Improving Public Health through Education and Outreach

Dr. Alexandra Garcia

Meet Alexandra Garcia, PhD, RN, FAAN, Professor and Graduate Advisor for the UT Austin School of Nursing. “It is a privilege to work as a nurse and be a Graduate Advisor. These roles are very meaningful to me as I get to supervise our master's and doctoral students, who will make a difference in patients' lives, while teaching public health and conducting research which helps inform policymakers at organizational and governmental levels about how to improve health. Nursing has it all!”

Dr. Garcia’s research focuses on understanding what impacts people's ability to do the things they need to improve their health when they have chronic illnesses, like diabetes. About a third of adults in the US have at least two chronic conditions, and the number is higher for people in older age groups. Having two or more chronic illnesses is usually more difficult for people to manage because they have to make sense of different symptoms, take more medications, have more appointments with healthcare providers, and they follow more instructions to self-manage their illnesses. All this means they need extra support and highly tailored information to be healthy.

Dr. Garcia’s research explores the effects of environmental and social conditions, like housing stability, food availability, transportation, access to green space, and feelings of discrimination and loneliness, that affect people's health. These social determinants of health are estimated to account for about 50% of what makes people healthy; health behaviors for about 30%. This means addressing the social determinants of health can have a huge impact on the health of people in Central Texas. “I work with many people such as other researchers, health care providers, community-based organizations, policy-makers and community members to learn about issues affecting communities and strategies for improving community health. The work can be challenging because there are so many factors involved. Some of the problems affecting community health, like poverty, can seem intractable however it is inspiring to know that there is a lot of evidence which proves that we can make an impact on these issues.”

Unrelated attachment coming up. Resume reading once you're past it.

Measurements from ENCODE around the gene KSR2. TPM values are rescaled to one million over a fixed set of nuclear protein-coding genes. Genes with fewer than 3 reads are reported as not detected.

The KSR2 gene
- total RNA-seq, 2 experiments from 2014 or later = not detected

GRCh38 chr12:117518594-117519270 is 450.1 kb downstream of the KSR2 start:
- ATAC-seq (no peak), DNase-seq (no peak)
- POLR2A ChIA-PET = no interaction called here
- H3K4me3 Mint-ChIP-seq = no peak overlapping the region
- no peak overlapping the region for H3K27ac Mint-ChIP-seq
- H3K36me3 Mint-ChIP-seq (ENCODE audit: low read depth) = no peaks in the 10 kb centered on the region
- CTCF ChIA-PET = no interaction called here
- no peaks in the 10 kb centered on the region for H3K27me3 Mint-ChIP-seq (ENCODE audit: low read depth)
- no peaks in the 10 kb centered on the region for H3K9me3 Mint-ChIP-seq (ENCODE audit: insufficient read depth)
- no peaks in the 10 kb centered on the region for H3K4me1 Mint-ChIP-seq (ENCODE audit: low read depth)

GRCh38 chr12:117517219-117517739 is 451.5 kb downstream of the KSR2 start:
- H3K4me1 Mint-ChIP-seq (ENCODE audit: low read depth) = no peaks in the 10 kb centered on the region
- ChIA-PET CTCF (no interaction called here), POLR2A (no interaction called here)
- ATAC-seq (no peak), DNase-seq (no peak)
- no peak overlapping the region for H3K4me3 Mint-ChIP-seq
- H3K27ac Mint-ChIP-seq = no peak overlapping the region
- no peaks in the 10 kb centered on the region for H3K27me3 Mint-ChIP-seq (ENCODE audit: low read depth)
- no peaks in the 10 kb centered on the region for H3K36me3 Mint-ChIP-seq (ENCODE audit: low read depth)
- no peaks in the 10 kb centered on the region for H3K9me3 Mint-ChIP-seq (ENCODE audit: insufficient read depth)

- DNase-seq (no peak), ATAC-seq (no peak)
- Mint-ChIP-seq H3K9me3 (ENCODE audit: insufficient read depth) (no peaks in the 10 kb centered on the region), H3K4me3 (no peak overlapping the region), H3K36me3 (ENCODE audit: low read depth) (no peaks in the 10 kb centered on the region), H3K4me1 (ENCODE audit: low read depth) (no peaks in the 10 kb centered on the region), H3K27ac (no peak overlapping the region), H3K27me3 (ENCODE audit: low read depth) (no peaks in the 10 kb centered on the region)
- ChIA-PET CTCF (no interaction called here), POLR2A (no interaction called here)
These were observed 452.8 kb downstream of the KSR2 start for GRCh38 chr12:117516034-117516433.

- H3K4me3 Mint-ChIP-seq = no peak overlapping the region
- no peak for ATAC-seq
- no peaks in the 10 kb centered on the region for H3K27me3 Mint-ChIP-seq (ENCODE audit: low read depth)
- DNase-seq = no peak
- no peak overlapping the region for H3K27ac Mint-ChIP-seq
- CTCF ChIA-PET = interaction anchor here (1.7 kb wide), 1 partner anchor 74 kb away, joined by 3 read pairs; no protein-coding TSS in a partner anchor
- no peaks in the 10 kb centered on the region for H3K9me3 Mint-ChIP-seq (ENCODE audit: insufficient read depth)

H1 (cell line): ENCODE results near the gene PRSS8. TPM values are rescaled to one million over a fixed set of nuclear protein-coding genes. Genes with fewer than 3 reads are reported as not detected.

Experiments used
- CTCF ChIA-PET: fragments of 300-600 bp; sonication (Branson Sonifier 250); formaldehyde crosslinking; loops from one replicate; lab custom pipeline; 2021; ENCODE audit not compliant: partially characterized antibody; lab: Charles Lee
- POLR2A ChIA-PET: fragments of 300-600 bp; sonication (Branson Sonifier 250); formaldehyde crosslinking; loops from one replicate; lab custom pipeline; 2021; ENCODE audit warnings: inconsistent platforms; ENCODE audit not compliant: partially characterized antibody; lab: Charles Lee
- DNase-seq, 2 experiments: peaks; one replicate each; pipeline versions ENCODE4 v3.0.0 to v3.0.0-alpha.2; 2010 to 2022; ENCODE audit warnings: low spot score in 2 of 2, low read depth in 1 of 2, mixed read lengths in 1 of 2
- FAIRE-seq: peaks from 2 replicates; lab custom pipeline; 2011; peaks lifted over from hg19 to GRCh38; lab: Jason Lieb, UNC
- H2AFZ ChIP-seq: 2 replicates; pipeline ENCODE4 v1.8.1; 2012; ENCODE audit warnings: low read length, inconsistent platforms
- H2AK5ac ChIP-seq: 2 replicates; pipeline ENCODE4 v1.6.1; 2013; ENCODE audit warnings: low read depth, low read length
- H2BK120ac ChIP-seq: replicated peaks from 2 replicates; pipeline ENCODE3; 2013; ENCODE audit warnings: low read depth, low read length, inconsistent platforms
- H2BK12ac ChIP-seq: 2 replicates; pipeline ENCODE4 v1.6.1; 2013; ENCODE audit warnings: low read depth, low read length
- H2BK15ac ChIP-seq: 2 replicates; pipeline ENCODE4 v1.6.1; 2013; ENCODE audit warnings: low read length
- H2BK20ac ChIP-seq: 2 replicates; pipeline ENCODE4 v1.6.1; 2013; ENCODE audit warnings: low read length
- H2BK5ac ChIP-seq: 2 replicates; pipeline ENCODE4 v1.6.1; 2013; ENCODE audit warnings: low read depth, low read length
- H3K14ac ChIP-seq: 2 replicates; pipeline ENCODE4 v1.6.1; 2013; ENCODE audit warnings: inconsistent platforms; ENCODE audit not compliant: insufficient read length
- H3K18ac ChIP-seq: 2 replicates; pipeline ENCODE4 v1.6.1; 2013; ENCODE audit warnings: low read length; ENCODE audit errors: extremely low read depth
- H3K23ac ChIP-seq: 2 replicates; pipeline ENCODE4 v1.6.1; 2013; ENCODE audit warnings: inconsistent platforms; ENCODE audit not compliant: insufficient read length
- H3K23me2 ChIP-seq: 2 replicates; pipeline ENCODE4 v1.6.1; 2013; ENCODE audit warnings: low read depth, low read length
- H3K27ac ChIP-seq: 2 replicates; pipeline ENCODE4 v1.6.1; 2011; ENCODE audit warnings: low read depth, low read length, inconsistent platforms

“I have been drawn to all that the nursing profession has to offer - a focus on people of all ages, in health and illness, anywhere, any time. I enjoy working with individuals, families, groups, and communities; helping people understand health information, learning from them about how they are affected by illness and how they take care of their health. Nursing is very intellectually stimulating and well as socially and emotionally fulfilling. I hope everyone finds a job that offers them so much!”